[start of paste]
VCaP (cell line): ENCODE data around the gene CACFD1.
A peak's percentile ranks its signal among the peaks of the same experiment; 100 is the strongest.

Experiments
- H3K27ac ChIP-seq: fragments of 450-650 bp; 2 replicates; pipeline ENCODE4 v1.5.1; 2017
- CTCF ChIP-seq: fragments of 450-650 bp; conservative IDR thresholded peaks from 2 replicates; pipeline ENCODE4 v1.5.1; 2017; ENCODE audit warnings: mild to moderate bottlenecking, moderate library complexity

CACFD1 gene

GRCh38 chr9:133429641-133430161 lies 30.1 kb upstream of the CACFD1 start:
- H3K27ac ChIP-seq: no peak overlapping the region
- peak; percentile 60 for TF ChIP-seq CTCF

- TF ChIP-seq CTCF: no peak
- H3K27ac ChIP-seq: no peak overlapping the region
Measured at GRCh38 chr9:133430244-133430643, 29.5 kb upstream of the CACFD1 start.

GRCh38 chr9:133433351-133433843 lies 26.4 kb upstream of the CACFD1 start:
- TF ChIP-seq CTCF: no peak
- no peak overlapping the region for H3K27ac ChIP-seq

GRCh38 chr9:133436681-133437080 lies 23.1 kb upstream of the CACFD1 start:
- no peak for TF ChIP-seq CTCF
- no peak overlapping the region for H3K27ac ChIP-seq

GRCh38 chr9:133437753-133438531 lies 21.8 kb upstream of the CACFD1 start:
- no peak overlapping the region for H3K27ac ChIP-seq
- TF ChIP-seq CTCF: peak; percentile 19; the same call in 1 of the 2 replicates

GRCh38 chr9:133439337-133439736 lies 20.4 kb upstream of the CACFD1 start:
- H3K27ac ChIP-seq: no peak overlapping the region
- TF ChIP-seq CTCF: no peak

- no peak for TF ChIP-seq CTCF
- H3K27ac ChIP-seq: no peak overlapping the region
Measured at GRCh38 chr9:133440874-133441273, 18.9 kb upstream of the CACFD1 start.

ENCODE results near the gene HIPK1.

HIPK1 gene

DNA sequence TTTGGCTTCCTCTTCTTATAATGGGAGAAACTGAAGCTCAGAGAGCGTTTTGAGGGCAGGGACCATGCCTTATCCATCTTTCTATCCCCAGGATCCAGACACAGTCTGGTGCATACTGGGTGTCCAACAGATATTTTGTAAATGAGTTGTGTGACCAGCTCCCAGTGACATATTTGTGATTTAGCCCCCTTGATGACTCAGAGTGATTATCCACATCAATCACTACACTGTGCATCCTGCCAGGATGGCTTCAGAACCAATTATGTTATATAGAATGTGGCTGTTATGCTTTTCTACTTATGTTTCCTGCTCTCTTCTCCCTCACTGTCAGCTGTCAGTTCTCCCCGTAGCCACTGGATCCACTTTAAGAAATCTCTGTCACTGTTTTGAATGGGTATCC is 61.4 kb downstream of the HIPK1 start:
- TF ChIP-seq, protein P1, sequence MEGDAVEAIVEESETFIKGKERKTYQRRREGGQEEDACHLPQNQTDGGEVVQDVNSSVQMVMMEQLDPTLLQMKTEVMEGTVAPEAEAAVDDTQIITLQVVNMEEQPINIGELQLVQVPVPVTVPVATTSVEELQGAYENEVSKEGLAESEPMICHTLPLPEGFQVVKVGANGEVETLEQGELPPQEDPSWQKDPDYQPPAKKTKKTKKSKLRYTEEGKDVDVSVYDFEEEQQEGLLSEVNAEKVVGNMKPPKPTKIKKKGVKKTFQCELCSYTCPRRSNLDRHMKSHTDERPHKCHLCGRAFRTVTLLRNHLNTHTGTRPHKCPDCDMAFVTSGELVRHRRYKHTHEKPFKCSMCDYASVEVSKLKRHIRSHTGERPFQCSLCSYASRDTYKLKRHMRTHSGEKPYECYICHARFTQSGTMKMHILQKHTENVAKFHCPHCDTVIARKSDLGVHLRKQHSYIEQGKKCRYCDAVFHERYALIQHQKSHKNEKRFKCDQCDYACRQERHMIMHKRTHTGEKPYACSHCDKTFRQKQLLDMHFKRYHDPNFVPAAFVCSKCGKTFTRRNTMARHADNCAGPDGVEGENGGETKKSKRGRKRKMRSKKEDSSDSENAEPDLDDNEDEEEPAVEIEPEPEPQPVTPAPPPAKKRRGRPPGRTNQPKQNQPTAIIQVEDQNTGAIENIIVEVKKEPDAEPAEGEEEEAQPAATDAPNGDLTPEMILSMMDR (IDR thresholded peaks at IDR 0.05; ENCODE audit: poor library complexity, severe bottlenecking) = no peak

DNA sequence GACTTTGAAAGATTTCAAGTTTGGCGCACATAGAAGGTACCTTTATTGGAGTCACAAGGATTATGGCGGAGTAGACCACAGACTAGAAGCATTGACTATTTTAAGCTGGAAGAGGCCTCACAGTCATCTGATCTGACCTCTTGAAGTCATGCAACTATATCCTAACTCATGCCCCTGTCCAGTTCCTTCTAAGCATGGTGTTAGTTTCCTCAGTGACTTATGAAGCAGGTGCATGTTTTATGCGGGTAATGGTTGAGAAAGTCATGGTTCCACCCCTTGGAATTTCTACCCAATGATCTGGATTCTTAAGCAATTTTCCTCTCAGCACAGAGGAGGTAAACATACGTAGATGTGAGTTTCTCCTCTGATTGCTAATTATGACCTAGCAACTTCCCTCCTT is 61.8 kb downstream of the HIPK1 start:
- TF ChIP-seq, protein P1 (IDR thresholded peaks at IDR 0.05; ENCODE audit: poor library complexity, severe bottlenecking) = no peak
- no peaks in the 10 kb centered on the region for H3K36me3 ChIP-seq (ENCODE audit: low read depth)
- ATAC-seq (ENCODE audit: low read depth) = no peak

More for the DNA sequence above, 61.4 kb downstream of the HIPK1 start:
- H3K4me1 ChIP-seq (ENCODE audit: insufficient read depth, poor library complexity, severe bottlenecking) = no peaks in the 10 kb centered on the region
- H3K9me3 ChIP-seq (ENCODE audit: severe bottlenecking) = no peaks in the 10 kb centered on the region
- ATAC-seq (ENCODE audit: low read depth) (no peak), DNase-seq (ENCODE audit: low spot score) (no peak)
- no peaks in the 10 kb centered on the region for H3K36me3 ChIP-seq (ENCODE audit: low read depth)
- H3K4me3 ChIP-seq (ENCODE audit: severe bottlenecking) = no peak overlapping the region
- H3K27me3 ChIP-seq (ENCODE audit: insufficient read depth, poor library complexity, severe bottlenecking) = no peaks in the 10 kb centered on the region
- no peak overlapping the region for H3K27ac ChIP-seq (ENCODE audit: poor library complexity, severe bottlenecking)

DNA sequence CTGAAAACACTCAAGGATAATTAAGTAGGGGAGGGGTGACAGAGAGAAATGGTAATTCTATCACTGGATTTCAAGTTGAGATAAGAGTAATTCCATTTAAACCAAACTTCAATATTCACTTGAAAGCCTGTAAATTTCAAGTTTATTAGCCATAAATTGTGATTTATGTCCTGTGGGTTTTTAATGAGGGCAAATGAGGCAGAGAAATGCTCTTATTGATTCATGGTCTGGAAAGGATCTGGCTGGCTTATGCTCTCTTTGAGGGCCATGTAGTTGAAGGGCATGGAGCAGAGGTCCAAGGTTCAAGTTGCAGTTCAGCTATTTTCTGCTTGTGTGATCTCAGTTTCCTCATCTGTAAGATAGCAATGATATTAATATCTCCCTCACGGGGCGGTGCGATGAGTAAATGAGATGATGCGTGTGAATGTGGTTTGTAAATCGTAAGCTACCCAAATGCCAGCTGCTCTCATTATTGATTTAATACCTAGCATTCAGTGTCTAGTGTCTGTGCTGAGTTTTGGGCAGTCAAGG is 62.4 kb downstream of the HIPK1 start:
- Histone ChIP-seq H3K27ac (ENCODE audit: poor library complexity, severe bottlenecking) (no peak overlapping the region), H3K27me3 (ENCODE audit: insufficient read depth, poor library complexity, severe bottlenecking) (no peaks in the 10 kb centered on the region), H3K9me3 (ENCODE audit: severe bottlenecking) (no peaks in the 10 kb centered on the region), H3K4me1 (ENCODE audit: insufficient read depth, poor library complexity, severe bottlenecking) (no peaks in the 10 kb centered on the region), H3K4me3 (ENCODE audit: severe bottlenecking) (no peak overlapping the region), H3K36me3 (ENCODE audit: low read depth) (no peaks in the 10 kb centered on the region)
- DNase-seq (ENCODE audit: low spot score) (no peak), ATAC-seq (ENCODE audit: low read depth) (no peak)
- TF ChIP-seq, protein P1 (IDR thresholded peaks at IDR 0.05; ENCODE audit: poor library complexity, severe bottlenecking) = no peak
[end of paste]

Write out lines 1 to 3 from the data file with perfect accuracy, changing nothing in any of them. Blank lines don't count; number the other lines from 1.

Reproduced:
VCaP (cell line): ENCODE data around the gene CACFD1.
A peak's percentile ranks its signal among the peaks of the same experiment; 100 is the strongest.

Experiments